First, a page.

Can You Die From a Tarantula Spider Bite?

Some people keep tarantula spiders as pets – and there’s always the risk of a bite. Can a tarantula spider bite kill you? Find out more about these fierce-looking eight-legged arachnids, and whether their bite can kill you.

Tarantulas – often called baboon spiders because they’re so hairy – are large, rather intimidating-looking arachnids that some people keep as pets. Of course, if you’re a tarantula owner, there’s always the possibility that these fierce-looking creatures will feel threatened and take a bite out of you. How serious is a tarantula spider bite? Can it kill you?

Tarantula Spider Bites: What Harm Do They Cause?

A tarantula spider has tiny appendages on their face that excretes venom to help them bring down their prey, but this isn’t the only form of defense this eight-legged creature has. They have barbed hairs they can extend at will to aid in their defense and injure prey. If a tarantula spider extends these hairs and they touch your skin, they can cause a skin reaction similar to an allergy – but if they get into your eyes, the effects can be more serious. There are cases of severe eye injury that have progressed to glaucoma in people who had these small hairs penetrate an eye. It’s also not uncommon for people to be allergic to tarantula spider hairs.

But Can Tarantula Spider Bites Kill You?

Tarantula spider bites are usually not fatal. The tarantula spiders found in America are much less harmful than ones from Africa, Asia and Australia. The bite of a tarantula spider these areas can cause hallucinations and severe muscle spasms that last for weeks after the encounter.

Tarantula spider bites from tarantulas in the United States usually cause local reactions such as pain and redness at the site of the bite, although some people develop transient joint swelling and muscle aches. In some cases, it may not seem that medical care is necessary, but it’s a good idea to have a tarantula bite checked out. Some people have allergic reactions to the venom, which can progress to fatal anaphylaxis.

Tarantula Spider Bites: The Bottom Line?

Fortunately, tarantula spiders aren’t aggressive by nature and generally won’t attack unless they’re threatened. When they do bite, it usually feels like a bee sting. The good news? You’re unlikely to die if you sustain a tarantula bite unless you have a severe allergic reaction. Still, it’s a good idea to get prompt medical attention for a tarantula spider bite – to be safe.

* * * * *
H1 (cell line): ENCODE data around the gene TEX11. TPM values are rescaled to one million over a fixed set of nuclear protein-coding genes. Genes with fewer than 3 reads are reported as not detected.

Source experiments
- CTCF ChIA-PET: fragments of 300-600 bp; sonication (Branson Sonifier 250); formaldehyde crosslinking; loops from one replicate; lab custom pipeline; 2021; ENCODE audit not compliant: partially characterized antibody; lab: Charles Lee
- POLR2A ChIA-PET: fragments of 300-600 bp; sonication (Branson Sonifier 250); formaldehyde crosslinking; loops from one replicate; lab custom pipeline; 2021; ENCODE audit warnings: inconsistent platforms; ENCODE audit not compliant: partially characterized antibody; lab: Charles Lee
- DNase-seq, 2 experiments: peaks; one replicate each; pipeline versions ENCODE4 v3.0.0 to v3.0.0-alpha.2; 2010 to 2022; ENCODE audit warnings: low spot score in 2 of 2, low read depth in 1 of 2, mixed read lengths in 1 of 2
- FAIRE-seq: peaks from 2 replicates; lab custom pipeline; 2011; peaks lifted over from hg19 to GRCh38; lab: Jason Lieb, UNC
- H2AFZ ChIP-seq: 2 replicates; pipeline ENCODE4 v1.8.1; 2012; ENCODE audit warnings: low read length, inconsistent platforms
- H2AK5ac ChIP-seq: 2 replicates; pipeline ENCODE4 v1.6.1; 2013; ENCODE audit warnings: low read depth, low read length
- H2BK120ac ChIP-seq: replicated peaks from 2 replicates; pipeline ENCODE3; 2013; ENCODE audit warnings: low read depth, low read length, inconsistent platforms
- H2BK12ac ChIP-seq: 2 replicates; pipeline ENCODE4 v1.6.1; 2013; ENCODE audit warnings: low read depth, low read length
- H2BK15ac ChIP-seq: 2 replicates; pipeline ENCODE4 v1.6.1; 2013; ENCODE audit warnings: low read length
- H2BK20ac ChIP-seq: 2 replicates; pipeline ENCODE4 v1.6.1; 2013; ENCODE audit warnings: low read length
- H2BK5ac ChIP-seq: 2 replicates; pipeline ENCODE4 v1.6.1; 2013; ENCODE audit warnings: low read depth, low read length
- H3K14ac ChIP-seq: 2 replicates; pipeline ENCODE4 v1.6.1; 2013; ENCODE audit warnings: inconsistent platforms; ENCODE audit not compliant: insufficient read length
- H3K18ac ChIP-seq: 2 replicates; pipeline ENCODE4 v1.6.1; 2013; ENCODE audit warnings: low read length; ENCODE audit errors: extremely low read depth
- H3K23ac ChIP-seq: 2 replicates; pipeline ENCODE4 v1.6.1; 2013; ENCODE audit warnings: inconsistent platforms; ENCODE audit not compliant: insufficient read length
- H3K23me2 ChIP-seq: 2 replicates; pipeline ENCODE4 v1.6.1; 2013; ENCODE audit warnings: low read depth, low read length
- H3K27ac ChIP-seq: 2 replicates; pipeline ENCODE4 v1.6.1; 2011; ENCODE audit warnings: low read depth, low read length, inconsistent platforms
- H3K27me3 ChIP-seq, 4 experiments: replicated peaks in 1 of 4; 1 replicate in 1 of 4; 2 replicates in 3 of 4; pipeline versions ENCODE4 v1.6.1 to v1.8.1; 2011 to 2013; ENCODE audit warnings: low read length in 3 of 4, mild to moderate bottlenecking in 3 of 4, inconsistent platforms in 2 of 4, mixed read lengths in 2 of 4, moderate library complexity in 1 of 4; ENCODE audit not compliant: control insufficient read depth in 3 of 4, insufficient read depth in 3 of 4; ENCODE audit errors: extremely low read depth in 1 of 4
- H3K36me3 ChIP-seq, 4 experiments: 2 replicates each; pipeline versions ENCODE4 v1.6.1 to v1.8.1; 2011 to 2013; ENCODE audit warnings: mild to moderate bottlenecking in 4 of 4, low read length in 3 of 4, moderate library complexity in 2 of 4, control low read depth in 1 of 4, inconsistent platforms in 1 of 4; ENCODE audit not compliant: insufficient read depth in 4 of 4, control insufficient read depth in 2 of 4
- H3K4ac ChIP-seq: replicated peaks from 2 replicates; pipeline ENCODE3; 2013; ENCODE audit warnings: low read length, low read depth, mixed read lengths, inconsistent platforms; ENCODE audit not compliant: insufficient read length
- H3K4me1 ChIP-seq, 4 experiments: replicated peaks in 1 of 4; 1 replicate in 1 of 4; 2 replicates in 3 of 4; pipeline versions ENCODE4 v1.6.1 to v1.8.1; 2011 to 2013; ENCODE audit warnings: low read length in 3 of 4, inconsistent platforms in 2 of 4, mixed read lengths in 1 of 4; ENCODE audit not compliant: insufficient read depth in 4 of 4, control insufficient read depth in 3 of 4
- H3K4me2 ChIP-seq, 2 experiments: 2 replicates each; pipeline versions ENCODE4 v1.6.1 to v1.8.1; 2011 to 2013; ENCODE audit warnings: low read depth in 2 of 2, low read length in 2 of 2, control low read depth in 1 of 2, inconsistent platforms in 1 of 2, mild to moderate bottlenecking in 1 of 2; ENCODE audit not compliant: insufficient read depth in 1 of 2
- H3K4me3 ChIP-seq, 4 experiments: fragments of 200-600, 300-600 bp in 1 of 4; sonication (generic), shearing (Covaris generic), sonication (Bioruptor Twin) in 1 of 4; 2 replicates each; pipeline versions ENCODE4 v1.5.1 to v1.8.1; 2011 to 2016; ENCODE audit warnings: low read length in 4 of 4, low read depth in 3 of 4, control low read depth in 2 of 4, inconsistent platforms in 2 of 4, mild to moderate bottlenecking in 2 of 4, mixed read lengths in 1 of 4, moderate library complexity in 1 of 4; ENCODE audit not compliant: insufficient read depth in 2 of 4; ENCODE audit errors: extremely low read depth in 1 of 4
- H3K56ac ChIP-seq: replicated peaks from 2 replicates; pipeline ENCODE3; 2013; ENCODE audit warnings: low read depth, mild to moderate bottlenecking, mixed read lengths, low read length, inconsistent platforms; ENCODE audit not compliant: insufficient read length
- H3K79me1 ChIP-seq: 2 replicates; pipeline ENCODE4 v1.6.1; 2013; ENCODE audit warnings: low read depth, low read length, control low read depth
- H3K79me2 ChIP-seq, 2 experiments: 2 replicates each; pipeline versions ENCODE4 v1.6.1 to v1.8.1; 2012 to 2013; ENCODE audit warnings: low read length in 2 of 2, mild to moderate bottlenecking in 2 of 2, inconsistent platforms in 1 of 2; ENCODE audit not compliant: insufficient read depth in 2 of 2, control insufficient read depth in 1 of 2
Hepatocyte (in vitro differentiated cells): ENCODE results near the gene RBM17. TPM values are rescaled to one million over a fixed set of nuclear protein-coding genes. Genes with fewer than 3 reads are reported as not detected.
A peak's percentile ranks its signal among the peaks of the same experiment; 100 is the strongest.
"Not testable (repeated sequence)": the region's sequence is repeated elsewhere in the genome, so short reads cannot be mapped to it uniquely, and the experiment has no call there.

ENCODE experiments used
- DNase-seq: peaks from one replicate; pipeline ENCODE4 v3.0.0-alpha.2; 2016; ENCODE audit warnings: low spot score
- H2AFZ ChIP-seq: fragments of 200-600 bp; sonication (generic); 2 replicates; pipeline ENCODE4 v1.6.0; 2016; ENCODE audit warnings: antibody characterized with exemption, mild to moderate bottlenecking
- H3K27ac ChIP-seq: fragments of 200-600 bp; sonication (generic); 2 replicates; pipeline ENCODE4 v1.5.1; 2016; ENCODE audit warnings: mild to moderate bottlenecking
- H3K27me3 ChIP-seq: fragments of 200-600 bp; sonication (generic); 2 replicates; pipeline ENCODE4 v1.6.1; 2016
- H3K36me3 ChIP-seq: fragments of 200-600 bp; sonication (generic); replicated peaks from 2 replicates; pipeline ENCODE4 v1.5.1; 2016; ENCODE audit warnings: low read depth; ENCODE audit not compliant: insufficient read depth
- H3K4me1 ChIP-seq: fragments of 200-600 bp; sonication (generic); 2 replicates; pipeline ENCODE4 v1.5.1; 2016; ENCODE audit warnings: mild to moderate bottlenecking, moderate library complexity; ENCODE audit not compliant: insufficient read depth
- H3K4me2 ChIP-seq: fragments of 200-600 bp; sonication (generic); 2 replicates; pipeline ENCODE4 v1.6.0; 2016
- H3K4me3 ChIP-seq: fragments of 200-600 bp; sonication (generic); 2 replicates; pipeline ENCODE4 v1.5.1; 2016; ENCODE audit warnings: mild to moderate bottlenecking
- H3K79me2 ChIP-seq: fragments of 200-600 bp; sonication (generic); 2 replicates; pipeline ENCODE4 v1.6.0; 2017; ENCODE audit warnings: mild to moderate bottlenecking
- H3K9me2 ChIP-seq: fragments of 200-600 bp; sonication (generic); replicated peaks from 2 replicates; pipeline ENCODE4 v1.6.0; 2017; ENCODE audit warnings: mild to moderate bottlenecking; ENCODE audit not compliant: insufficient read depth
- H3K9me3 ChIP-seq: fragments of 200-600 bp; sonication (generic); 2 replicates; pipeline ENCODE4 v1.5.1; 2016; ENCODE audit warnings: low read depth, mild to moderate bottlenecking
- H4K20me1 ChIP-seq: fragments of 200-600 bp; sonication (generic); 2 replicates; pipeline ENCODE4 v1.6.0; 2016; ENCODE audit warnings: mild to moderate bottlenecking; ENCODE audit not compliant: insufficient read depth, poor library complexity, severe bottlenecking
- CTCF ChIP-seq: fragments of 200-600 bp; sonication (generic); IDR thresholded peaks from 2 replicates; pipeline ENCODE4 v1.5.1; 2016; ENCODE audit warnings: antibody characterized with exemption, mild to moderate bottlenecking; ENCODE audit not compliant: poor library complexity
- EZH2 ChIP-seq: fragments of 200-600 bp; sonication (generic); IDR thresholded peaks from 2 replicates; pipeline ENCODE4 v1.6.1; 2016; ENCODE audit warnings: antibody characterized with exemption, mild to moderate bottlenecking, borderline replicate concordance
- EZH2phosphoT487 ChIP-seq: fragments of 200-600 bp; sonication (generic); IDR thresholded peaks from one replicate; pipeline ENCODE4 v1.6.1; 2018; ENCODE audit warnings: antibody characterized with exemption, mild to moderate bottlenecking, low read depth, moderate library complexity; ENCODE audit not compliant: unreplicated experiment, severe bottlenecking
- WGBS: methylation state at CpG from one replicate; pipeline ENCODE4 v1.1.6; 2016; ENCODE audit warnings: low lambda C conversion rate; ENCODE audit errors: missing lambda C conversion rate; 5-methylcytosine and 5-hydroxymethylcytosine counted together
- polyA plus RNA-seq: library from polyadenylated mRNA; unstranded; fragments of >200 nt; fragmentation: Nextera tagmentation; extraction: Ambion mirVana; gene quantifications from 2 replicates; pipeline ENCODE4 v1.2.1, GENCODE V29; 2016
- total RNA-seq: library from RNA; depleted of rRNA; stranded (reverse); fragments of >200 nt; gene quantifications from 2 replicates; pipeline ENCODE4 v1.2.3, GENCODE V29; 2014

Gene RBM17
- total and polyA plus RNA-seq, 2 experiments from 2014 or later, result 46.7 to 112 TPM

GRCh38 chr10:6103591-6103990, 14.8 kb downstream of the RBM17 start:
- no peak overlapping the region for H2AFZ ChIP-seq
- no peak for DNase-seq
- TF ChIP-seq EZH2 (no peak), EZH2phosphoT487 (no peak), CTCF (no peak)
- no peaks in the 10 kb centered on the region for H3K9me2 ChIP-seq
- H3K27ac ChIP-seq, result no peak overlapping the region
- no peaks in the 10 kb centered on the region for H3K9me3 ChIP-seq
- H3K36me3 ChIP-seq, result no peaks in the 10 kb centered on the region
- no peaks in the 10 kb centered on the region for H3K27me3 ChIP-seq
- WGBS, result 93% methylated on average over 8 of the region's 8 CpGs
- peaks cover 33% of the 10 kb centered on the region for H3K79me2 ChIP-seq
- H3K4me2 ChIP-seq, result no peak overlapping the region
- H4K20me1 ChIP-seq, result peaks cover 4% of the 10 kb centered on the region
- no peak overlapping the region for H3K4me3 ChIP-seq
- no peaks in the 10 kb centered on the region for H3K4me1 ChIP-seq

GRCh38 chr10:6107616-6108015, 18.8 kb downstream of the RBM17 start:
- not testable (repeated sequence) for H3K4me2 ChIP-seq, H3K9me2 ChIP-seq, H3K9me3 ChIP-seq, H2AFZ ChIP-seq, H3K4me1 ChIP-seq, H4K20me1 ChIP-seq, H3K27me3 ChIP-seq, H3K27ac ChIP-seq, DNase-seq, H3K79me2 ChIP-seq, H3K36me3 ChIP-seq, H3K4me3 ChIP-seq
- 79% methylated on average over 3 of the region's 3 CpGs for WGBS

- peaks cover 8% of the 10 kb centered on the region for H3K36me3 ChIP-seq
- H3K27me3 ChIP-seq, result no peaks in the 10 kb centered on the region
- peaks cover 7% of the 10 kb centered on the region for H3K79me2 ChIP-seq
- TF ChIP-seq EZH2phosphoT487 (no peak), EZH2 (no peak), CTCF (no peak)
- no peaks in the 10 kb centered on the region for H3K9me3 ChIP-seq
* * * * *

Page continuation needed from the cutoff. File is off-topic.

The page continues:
Cutis. Volume 87, January 2011. Pages 10-12.

British Journal of Ophthalmology. 1991; 75: 253-254.

Liked it
6 Responses to “Can You Die From a Tarantula Spider Bite?”
  1. CHIPMUNK Says...

    On January 31, 2011 at 12:50 pm

    interesting info

  2. Sheila Barnhill Says...

    On January 31, 2011 at 1:28 pm

    I hate spiders! My daughter wanted a tarantula as a pet when she was younger and i told her if she got one, she was going to clean her own damn room! lol

  3. Larry Fish Says...

    On January 31, 2011 at 2:02 pm

    Good article, thanks for the info.

  4. Nate Says...

    On May 26, 2011 at 10:39 am

    Actually, baboon spiders refers to the tarantulas of Africa. The barbed hairs that she is referring to are called urticating hairs and can be kicked off the spiders back using its legs when threatened. This is normally in the face of some predator causing significant pain in its eyes and nasal passages. On human skin, this normally only causes an annoying itching sensation. Urticating hairs are only found on tarantulas from the New World (North & South America).

  5. T J Marcott Says...

    On August 4, 2011 at 7:59 pm

    I think it should be mentioned that some Honduras Tarantulas may be agressive, and the best way to tell is to look for bald spots on the back of the abdomen. The bald spots indidcate that the spider is used to rubbing the hairs off of it’s abdomen…which is their first line of attack. Also, the hairs float in the air and are easily inhaled, which can inflame mucous membranes and disrupt breathing. Asthmatics, or anyone who has a breathing or lung condition is vulnerable to such an attack.

  6. Socorro Lawas Says...

    On August 5, 2011 at 3:34 pm

    I have a holy fear for spiders.

Post Comment
comments powered by Disqus